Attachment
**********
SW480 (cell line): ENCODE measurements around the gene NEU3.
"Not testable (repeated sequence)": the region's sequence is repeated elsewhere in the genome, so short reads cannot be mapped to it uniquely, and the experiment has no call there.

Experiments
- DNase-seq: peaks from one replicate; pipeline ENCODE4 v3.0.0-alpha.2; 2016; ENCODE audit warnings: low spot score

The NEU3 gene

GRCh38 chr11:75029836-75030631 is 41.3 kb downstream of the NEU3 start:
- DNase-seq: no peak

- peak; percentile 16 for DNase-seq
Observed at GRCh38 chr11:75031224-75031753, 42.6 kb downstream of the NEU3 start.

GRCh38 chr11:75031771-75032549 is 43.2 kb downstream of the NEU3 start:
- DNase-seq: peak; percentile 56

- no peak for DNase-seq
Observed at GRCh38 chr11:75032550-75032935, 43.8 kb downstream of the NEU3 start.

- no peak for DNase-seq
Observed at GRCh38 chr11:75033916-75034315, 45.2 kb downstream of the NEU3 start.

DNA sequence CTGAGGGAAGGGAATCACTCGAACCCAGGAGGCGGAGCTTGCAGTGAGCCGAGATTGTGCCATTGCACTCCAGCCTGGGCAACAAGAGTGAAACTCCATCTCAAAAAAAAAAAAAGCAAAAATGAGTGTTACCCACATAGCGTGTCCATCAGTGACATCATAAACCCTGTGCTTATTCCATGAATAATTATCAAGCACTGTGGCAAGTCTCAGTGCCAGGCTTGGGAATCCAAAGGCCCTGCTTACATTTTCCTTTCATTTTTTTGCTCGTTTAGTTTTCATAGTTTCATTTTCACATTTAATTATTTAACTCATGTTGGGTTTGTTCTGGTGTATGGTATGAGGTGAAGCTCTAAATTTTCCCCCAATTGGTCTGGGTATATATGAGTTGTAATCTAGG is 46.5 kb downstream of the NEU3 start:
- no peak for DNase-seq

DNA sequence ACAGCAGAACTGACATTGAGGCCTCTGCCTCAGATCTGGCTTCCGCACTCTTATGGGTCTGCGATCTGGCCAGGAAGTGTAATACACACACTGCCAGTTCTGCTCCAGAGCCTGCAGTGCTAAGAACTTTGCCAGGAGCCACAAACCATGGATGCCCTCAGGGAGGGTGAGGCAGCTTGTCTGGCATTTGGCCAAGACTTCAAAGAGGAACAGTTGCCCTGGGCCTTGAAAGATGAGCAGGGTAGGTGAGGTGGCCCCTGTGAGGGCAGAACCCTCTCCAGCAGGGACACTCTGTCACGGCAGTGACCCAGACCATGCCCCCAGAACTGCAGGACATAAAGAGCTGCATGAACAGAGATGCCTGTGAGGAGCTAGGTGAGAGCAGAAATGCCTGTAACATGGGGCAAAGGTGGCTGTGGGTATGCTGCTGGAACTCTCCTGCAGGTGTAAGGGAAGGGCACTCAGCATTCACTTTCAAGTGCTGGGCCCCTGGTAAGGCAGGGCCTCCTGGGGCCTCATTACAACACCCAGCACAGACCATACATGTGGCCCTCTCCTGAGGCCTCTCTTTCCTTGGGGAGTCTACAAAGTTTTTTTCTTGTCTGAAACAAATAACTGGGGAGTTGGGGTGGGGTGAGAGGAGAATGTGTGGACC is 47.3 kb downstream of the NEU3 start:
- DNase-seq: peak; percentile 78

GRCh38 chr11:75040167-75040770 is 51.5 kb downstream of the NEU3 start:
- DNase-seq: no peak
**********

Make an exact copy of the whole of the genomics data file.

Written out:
SW480 (cell line): ENCODE measurements around the gene NEU3.
"Not testable (repeated sequence)": the region's sequence is repeated elsewhere in the genome, so short reads cannot be mapped to it uniquely, and the experiment has no call there.

Experiments
- DNase-seq: peaks from one replicate; pipeline ENCODE4 v3.0.0-alpha.2; 2016; ENCODE audit warnings: low spot score

The NEU3 gene

GRCh38 chr11:75029836-75030631 is 41.3 kb downstream of the NEU3 start:
- DNase-seq: no peak

- peak; percentile 16 for DNase-seq
Observed at GRCh38 chr11:75031224-75031753, 42.6 kb downstream of the NEU3 start.

GRCh38 chr11:75031771-75032549 is 43.2 kb downstream of the NEU3 start:
- DNase-seq: peak; percentile 56

- no peak for DNase-seq
Observed at GRCh38 chr11:75032550-75032935, 43.8 kb downstream of the NEU3 start.

- no peak for DNase-seq
Observed at GRCh38 chr11:75033916-75034315, 45.2 kb downstream of the NEU3 start.

DNA sequence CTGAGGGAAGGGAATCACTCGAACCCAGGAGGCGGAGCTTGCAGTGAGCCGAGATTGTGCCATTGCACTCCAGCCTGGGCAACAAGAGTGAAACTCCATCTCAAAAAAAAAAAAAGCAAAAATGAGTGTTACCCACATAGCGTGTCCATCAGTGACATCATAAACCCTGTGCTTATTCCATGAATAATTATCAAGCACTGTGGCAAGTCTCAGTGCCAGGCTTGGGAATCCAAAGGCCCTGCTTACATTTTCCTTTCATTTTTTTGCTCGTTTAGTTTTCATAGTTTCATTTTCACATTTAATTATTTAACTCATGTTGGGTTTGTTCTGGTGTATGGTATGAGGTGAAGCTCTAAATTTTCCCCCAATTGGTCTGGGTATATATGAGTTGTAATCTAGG is 46.5 kb downstream of the NEU3 start:
- no peak for DNase-seq

DNA sequence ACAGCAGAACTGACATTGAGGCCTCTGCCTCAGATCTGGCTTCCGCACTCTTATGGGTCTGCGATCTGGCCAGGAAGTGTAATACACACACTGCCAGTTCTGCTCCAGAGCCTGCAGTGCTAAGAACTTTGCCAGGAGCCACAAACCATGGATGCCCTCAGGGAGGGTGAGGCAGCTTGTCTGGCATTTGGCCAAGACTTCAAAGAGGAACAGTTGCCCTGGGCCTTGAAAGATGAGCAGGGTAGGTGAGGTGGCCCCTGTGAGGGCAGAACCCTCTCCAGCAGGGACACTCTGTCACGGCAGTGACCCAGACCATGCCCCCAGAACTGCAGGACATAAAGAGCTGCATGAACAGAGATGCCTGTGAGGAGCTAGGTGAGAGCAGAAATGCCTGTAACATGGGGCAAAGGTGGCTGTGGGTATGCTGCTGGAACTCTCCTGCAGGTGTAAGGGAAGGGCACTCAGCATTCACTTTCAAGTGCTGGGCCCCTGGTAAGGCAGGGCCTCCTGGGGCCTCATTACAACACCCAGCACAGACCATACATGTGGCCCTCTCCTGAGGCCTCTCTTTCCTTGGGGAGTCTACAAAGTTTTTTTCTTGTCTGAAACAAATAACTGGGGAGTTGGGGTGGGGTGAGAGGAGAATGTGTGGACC is 47.3 kb downstream of the NEU3 start:
- DNase-seq: peak; percentile 78

GRCh38 chr11:75040167-75040770 is 51.5 kb downstream of the NEU3 start:
- DNase-seq: no peak